Dmitriy Salita will feel a different type of nervousness when he sits beside the cage Thursday night in Atlantic City.
Claressa Shields’ promoter is uneasy when she boxes, but Salita considers the undefeated three-division champion the best female fighter, pound-for-pound, in that sport. Watching Shields make her mixed martial arts debut will elicit more anxiety because she’ll compete for the first time outside of a sport she has dominated when she battles Brittney Elkin in a three-round lightweight fight at Ocean Casino Resort.
ESPN2 will televise Shields’ first MMA match as the main event of PFL’s second-half season opener (10 p.m. EDT).
“It’s a different combat sport,” Salita told BoxingScene.com. “There’s certainly a different type of nervousness. I did some karate myself when I was younger, so I understand that it’s a different discipline. Claressa is a world-class athlete, but you always worry about what will transfer and what will not, and the atmosphere and the size of the ring and there’s so many different details that make it a different sport. So, I am definitely a different nervous for this. But Claressa put in work with some of the best trainers and the best fighters in the industry for a significant amount of time.”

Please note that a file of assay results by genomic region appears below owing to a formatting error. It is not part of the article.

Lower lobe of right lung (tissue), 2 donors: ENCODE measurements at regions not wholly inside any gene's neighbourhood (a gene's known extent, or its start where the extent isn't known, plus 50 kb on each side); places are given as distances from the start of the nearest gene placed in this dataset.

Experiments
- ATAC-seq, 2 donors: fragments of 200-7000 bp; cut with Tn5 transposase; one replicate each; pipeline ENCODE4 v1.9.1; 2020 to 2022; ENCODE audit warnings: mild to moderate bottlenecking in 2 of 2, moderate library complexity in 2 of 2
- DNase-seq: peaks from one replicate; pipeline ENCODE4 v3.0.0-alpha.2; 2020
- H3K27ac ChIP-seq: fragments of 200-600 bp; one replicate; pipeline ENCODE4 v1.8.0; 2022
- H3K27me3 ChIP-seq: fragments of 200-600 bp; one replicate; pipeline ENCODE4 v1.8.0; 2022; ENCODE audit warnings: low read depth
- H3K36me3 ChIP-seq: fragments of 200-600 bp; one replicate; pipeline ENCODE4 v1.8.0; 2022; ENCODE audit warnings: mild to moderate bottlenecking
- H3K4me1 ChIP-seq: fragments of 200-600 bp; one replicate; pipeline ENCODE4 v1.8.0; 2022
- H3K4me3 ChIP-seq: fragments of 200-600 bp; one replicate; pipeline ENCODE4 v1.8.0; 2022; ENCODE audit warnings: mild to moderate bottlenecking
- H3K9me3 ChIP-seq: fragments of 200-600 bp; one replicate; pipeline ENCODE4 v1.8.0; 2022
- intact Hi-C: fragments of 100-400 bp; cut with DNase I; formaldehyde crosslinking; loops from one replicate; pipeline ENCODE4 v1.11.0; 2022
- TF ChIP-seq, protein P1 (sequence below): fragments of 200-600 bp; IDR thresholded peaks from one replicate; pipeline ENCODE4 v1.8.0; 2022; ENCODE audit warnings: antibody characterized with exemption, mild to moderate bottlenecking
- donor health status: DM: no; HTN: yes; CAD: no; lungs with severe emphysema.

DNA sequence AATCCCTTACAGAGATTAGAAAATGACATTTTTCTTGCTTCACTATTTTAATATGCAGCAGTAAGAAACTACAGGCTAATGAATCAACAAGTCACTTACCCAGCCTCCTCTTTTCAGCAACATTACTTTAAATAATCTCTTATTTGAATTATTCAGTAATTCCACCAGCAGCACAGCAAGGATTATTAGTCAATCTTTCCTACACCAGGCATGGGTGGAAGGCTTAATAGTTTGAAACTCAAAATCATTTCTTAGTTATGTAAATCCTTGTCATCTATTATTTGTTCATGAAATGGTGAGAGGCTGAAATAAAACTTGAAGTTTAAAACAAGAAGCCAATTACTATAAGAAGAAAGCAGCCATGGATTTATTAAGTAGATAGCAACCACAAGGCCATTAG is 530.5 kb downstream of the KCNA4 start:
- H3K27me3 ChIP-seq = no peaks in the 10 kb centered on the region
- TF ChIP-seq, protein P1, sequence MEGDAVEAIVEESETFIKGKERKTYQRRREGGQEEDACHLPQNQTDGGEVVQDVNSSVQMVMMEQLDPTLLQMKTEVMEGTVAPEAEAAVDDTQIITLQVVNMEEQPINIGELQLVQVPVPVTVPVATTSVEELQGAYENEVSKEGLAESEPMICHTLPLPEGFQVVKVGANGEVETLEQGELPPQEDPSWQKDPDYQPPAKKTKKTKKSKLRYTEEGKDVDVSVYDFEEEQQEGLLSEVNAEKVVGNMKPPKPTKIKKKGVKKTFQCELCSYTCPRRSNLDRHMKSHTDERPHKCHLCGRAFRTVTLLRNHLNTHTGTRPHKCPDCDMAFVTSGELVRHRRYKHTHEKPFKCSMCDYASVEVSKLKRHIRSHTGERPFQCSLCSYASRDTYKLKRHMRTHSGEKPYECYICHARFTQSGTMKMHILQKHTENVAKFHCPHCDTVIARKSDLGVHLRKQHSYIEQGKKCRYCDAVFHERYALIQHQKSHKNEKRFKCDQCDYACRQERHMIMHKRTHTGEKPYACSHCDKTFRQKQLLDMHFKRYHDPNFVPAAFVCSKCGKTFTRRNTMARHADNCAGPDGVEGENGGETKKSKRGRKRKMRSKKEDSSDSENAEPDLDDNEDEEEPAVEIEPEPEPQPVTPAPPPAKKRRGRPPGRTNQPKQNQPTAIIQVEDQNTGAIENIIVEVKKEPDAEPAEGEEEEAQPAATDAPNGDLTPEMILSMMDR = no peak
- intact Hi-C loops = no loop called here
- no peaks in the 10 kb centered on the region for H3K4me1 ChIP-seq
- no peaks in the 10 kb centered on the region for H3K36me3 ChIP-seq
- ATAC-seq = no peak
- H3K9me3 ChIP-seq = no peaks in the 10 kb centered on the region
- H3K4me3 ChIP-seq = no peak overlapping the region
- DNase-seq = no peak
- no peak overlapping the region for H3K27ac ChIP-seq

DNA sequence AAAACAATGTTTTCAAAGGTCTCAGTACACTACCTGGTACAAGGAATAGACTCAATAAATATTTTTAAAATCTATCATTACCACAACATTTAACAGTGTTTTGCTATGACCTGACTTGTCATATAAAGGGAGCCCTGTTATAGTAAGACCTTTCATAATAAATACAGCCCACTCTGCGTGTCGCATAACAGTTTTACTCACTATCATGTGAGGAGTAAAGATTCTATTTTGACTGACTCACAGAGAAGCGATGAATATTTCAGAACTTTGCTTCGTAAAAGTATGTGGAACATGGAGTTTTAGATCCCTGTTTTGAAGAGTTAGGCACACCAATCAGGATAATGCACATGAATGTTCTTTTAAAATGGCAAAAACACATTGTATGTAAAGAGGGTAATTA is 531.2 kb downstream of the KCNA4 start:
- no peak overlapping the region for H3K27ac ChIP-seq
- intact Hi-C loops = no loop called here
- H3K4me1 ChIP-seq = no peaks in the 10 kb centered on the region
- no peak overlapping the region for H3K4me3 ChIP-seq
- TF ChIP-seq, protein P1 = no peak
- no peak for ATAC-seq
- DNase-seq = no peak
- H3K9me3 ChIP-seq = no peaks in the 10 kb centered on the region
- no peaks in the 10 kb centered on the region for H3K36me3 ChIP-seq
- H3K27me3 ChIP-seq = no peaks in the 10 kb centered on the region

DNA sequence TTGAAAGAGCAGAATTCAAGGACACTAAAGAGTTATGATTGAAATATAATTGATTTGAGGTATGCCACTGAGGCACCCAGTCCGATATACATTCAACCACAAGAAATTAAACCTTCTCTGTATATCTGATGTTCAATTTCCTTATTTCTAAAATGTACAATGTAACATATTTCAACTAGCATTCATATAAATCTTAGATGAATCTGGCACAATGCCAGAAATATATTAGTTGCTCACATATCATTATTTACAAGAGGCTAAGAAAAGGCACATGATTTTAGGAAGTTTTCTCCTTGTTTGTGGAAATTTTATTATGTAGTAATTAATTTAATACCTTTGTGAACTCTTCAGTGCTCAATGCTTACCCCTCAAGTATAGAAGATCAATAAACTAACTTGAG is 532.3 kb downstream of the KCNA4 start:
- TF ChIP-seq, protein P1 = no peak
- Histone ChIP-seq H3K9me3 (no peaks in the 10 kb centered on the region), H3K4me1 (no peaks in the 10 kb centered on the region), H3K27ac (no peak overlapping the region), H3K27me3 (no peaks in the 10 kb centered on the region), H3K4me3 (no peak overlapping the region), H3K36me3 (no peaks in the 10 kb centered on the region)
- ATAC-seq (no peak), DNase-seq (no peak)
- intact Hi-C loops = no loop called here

The 26-year-old Shields (11-0, 2 KOs) took only a brief break after her impressive 10-round, unanimous-decision victory over Quebec’s Marie-Eve Dicaire (17-1, 0 KOs) in their 154-pound title unification match March 5 in Flint, Michigan, Shields’ hometown. She quickly resumed intense training for her MMA debut at Jackson Wink Academy, a renowned MMA gym in Albuquerque, New Mexico.
In Elkin (3-6), of Westminster, Colorado, Shields will encounter a 34-year-old opponent who was retired before she was offered a chance to face Shields. Nevertheless, Shields is taking a risk simply by competing in a sport in which the two-time Olympic gold medalist has no background.
“This is unprecedented,” Salita said. “Claressa Shields, throughout her career, has been all about breaking boundaries and taking huge steps for women’s sports, certainly for women’s boxing. She’s been the first in many of her endeavors, and now there are followers. And this is certainly, in the peak of her career, as a two-time undisputed champion, to do this is truly unprecedented. But Claressa always wanted to be a two-sport star. She has talked about this for several years now, so we, within our team, were not surprised by this.
“In her first MMA fight, she’s the main event on ESPN, in this PFL format, that features some of the best MMA fighters in the world. Which is really beautiful to see and a great compliment to boxing. The goal is that her story extends beyond the boxing fans, that her reach expands beyond the folks she’s been exposed to, and that she engages the MMA fans through her story, with her boxing career, and obviously with her success in the MMA world, to bring them over to boxing and to keep building women’s sports and to keep being the superstar that she is.”
Keith Idec is a senior writer/columnist for BoxingScene.com. He can be reached on Twitter @Idecboxing.